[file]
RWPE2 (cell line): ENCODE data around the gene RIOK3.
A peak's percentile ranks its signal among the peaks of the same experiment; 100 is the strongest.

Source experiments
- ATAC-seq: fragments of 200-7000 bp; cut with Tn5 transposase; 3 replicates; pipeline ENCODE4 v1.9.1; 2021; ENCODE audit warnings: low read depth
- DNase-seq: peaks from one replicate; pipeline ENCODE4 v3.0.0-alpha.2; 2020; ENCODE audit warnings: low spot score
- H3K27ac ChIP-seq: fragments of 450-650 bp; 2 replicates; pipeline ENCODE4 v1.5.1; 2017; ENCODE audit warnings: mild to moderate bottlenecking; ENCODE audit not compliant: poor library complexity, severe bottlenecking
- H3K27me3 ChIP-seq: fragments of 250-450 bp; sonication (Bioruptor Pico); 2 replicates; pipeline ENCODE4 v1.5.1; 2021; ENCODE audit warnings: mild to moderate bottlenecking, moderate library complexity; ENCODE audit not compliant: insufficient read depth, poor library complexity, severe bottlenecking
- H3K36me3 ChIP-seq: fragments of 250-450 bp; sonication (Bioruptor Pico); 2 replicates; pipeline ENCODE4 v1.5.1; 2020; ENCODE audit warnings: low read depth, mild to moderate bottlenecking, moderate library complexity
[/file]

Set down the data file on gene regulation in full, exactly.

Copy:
RWPE2 (cell line): ENCODE data around the gene RIOK3.
A peak's percentile ranks its signal among the peaks of the same experiment; 100 is the strongest.

Source experiments
- ATAC-seq: fragments of 200-7000 bp; cut with Tn5 transposase; 3 replicates; pipeline ENCODE4 v1.9.1; 2021; ENCODE audit warnings: low read depth
- DNase-seq: peaks from one replicate; pipeline ENCODE4 v3.0.0-alpha.2; 2020; ENCODE audit warnings: low spot score
- H3K27ac ChIP-seq: fragments of 450-650 bp; 2 replicates; pipeline ENCODE4 v1.5.1; 2017; ENCODE audit warnings: mild to moderate bottlenecking; ENCODE audit not compliant: poor library complexity, severe bottlenecking
- H3K27me3 ChIP-seq: fragments of 250-450 bp; sonication (Bioruptor Pico); 2 replicates; pipeline ENCODE4 v1.5.1; 2021; ENCODE audit warnings: mild to moderate bottlenecking, moderate library complexity; ENCODE audit not compliant: insufficient read depth, poor library complexity, severe bottlenecking
- H3K36me3 ChIP-seq: fragments of 250-450 bp; sonication (Bioruptor Pico); 2 replicates; pipeline ENCODE4 v1.5.1; 2020; ENCODE audit warnings: low read depth, mild to moderate bottlenecking, moderate library complexity